1818: The laying of the first stone of Liège’s seventh theatre, in the presence of the celebrated actress Mademoiselle Mars. The theatre was inaugurated two years later, on 4 November 1820, with Zémire and Azor of Grétry. During the 1789, numerous churches were destroyed – and the Théâtre Royal was built using materials salvaged, notably, from Saint Lambert cathedral and the Chartreux convent (for the columns on the façade).
1840: The theatre was enlarged by means of enclosing the peristyle around it. The only peristyle remaining today is the one on the ground floor.
1860: The Local Council approved the conversion project: the building was to be extended by 10 metres at the rear and the new auditorium was to be 20 metres deep and 16 metres wide, compared with 13 metres by 8 initially. Also at this time the auditorium décor was changed: boxes were installed along with seats on the balconies (before that, audiences would watch shows standing). The circle was expanded and the auditorium capacity then increased to 1554 seats compared with 1088 beforehand.
1887: Electric lighting was installed.
1903: The Berchmans brothers, Emile and Oscar, tackled the decoration of the auditorium. Emile painted the canvas on the ceiling and Oscar, the sculptor, made the chandelier.
1930: The same Oscar Berchmans sculpted a pediment, which was added to the façade.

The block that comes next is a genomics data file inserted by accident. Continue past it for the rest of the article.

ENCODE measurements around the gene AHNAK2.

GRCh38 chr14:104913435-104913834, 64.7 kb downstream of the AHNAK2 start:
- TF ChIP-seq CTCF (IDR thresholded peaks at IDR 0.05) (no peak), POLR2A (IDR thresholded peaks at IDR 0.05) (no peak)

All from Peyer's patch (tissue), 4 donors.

1959: More great transformations: the auditorium was gutted in order to tilt the floor, the ground floor boxes were removed, and a lighting console and four moveable bridges were installed on stage. The auditorium now comprised 1268 seats.
1976: Another auditorium conversion: new seats in the circle and in the balconies, glass doors at the exits, wall-to-wall carpeting in the corridors, four elevators, air conditioning… A new lighting console was installed in the auditorium along with a spectators’ box. The auditorium now had its definitive number of seats: 1037.
1997: Final conversion of the auditorium: the seats were renovated and now numbered 1033.
1999: Certain sections of the Théâtre were listed.
2009 > 2012: The building underwent a new transformation accompanied by full restoration both inside and out. As a result its magnificent Italian-style auditorium (capacity 1041 seats) rediscovered its former glory and the stage machinery was perfectly adapted to modern techniques, making the theatre one of the most modern in the world. The building also saw an enlargement – upwards – and was equipped with a multifunction room to accommodate both smaller shows and rehearsals or even meetings, conferences, training events, and more.